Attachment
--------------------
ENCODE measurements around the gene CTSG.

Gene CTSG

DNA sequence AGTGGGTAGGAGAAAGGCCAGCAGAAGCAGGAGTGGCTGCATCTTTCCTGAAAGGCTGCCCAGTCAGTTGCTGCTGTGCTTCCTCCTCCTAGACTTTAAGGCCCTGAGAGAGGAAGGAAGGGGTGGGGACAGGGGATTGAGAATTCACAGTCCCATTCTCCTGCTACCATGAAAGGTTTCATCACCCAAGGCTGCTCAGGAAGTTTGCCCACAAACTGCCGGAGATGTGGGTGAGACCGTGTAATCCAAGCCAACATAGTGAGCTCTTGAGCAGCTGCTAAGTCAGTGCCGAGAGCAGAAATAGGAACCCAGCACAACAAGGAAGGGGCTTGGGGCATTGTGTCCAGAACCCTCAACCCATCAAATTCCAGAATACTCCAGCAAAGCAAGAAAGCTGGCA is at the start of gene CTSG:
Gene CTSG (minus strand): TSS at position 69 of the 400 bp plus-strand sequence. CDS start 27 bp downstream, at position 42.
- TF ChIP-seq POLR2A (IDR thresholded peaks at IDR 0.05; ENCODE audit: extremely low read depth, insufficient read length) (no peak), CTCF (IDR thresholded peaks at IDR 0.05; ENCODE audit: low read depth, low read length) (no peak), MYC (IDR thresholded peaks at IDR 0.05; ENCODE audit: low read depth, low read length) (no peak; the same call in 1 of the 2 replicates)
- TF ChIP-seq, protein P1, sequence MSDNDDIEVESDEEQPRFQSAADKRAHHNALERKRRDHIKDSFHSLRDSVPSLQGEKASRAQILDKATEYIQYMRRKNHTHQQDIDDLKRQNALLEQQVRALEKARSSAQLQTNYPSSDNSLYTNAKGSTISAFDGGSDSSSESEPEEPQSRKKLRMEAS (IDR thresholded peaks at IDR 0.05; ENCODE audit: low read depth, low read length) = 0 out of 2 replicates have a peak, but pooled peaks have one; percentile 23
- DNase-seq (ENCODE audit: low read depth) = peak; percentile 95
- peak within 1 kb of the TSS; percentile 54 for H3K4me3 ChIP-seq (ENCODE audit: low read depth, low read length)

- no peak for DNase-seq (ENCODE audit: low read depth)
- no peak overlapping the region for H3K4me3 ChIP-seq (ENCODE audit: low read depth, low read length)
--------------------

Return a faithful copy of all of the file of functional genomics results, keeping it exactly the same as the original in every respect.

ENCODE measurements around the gene CTSG.

Gene CTSG

DNA sequence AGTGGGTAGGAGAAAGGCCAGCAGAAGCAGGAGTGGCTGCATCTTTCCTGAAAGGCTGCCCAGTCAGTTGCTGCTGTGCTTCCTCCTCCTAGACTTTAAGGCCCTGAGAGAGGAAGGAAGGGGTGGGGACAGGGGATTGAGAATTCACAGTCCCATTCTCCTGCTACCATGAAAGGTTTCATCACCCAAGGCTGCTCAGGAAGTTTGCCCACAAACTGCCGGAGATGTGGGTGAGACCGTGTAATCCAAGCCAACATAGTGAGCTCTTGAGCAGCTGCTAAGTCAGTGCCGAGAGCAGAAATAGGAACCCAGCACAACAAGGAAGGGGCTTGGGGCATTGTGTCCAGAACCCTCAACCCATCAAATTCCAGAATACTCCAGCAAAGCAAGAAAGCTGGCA is at the start of gene CTSG:
Gene CTSG (minus strand): TSS at position 69 of the 400 bp plus-strand sequence. CDS start 27 bp downstream, at position 42.
- TF ChIP-seq POLR2A (IDR thresholded peaks at IDR 0.05; ENCODE audit: extremely low read depth, insufficient read length) (no peak), CTCF (IDR thresholded peaks at IDR 0.05; ENCODE audit: low read depth, low read length) (no peak), MYC (IDR thresholded peaks at IDR 0.05; ENCODE audit: low read depth, low read length) (no peak; the same call in 1 of the 2 replicates)
- TF ChIP-seq, protein P1, sequence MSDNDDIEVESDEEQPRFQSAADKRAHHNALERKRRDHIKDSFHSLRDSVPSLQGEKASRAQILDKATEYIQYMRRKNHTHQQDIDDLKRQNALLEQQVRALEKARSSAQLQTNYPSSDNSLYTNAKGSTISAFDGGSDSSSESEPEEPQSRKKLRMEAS (IDR thresholded peaks at IDR 0.05; ENCODE audit: low read depth, low read length) = 0 out of 2 replicates have a peak, but pooled peaks have one; percentile 23
- DNase-seq (ENCODE audit: low read depth) = peak; percentile 95
- peak within 1 kb of the TSS; percentile 54 for H3K4me3 ChIP-seq (ENCODE audit: low read depth, low read length)

- no peak for DNase-seq (ENCODE audit: low read depth)
- no peak overlapping the region for H3K4me3 ChIP-seq (ENCODE audit: low read depth, low read length)